15. Will Shuster (1893–1969). “Puye,” 1927.
Etching. Plate: 9 x 7." Signed, l.r. Titled, l.l. “100,” l.c. Frame: 16 x 12." Even toning. Fine for the print.
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In his early work, Will Shuster responded to the New Mexico environment with a modernist approach and an empathetic eye. In the etching “Puye,” the artist depicts a landscape where the trees are welcoming presences along the path, so that the view seems familiar even without any truly identifiable features. The abstract simplicity of this rendering gives force to its scale.
William Shuster moved to Santa Fe, New Mexico in 1920 and the following year formed the artist’s group Los Cinco Pintores along with Jozef Bakos, Willard Nash, Fremont Ellis and Walter Mruk. This important group became the foundation of the modernist art colony in Santa Fe. Their first exhibition was at the Museum of Fine Arts in Santa Fe during December of 1921. Shuster joined another group, which formed in the summer of 1923 that was called New Mexico Painters. They exhibited their work in eastern and mid-western galleries and museums as well as in the west and the Santa Fe Museum of Fine Arts. By June of 1924, John Sloan, Randall Davey, Andrew Dasburg and Theodore Van Soelen had joined the group. That same year, New Mexico Painters exhibited at the Art Institute of Chicago, Los Angeles County Museum and at the San Diego Museum. Los Cinco Pintores was dissolved in 1926. Shuster exhibited frequently at the Museum of Fine Arts in Santa Fe, but it wasn’t until 1947 that the museum exhibited fine art prints by the several New Mexico artists who had long established themselves in the medium. Shuster had studied electrical engineering at the Drexel Institute in Philadelphia, and eventually came to study sketching while still in Philadelphia with William Server. Later, he was a student of John Sloan in Santa Fe in both etching and painting. In the interim, Shuster served abroad in World War I and suffered a gas attack. After his return to Philadelphia, Schuster was diagnosed with tuberculosis and advised to move to the Southwest, precipitating his move to Santa Fe.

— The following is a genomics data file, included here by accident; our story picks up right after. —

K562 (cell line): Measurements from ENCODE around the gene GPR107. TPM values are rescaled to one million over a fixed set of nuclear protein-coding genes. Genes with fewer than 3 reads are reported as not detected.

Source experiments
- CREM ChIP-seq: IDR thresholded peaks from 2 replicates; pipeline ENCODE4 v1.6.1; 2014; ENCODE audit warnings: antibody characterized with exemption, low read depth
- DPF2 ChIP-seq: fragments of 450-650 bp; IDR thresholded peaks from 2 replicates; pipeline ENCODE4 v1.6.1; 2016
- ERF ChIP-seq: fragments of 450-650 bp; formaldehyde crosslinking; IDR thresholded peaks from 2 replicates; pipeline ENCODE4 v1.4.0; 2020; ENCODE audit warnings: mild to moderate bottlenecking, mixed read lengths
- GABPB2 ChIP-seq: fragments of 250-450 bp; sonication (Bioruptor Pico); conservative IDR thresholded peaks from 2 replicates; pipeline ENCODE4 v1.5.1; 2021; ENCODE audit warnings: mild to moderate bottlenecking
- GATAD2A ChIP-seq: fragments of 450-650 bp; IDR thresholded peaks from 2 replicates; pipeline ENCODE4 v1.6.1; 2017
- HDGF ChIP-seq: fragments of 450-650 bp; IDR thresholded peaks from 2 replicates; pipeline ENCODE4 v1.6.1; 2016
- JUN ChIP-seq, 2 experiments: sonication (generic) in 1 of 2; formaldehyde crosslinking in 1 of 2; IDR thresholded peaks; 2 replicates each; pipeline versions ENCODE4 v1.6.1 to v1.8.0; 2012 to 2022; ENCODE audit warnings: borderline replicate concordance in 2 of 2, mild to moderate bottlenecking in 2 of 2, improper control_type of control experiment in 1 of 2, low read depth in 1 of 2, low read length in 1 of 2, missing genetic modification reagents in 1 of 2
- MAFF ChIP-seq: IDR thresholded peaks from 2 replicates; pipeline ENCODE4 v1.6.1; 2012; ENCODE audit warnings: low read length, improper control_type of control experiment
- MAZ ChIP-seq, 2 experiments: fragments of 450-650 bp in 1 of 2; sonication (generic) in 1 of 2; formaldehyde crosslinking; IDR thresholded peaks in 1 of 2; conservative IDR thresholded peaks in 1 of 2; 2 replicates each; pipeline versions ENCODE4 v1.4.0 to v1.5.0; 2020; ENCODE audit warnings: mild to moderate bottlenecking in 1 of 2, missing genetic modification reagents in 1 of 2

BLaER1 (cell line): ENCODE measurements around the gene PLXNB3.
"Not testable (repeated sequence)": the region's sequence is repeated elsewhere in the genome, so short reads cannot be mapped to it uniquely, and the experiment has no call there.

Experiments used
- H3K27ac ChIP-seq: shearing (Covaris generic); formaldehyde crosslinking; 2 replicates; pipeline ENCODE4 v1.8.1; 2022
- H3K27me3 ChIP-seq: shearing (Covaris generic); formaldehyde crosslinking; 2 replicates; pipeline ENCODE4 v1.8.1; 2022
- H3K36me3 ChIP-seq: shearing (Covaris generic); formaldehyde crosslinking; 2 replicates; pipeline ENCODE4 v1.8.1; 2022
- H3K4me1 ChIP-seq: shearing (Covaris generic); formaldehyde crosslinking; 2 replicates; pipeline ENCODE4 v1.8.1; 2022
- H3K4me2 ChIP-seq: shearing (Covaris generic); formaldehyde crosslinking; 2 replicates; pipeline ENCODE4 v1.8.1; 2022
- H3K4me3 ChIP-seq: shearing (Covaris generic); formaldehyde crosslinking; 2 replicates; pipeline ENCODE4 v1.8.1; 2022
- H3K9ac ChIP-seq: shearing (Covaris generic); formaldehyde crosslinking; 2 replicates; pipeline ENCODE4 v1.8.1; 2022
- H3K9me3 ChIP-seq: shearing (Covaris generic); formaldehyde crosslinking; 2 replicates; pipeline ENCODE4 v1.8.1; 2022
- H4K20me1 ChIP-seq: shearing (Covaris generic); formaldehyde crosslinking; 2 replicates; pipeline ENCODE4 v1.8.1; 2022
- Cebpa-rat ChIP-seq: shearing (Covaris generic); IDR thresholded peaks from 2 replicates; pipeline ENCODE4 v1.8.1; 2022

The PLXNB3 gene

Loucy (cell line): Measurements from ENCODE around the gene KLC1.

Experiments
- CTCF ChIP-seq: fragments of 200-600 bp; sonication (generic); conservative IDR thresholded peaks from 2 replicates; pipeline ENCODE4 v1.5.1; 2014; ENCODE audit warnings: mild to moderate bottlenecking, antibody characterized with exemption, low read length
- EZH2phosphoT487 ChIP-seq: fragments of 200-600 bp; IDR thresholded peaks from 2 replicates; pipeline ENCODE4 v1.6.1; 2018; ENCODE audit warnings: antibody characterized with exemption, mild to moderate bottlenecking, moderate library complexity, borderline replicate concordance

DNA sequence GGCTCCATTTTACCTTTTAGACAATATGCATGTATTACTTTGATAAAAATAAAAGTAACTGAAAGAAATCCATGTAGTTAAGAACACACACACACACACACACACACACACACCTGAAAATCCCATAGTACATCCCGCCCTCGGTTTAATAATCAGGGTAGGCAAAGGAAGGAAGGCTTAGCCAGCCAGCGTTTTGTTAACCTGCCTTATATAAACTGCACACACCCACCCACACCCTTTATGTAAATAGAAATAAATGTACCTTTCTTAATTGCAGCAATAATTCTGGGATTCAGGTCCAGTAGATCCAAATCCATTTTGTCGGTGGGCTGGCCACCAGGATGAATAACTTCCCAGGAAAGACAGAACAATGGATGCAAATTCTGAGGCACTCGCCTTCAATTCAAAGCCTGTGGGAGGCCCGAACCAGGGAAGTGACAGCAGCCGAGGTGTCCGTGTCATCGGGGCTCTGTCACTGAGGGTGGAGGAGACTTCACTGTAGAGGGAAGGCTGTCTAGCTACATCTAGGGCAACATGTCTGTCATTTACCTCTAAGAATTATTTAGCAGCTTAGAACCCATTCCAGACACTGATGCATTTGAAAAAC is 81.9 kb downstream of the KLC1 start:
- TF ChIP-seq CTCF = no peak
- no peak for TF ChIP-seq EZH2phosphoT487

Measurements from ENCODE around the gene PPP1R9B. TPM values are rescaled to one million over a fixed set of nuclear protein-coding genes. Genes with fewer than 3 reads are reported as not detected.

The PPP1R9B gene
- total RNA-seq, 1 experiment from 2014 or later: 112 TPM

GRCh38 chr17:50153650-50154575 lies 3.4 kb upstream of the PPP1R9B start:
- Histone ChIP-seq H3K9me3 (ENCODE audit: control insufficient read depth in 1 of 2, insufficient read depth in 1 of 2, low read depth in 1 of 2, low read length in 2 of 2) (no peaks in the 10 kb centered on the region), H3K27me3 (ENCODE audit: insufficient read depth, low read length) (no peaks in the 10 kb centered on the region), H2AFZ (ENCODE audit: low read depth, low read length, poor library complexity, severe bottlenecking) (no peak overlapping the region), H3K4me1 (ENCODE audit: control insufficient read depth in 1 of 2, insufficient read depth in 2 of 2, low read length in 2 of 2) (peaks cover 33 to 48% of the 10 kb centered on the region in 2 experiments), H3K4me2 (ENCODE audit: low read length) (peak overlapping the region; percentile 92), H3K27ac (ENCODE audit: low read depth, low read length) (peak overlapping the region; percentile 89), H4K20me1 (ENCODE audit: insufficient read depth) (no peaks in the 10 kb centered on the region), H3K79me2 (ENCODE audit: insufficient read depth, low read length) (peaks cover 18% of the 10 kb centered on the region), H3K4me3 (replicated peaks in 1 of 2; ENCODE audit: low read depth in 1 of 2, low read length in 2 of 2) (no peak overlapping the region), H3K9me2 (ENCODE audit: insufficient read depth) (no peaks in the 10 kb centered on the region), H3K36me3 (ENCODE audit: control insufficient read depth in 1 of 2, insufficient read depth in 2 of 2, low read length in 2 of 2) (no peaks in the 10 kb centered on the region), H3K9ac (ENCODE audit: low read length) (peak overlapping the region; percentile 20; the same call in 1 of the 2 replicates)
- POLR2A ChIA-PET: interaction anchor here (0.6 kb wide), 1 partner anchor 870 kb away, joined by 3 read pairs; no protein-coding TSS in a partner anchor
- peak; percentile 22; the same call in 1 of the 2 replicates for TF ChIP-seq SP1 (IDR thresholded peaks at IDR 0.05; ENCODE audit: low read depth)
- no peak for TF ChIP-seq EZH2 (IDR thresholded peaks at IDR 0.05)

Will Shuster is popularly remembered along with Gustave Baumann for the creation and burning of Zozobra in 1925, a tradition that remains alive today. During the Depression, Shuster worked for the WPA and created murals for Santa Fe’s Museum of Fine Arts patio and Carlsbad Caverns. His work also included illustrations for the frontier biography, My Life on the Frontier, by Governor M.A. Otero. Shuster’s artworks are held in a number of important collections including the Dallas Museum of Art, the Museum of New Mexico, the Newark Museum, the Smithsonian Museum of American Art, the Spencer Museum of Art, Stark Museum of Art, and the Tucson Museum of Art.
Ref: Clinton Adams, Printmaking In New Mexico: 1880–1990 (1991).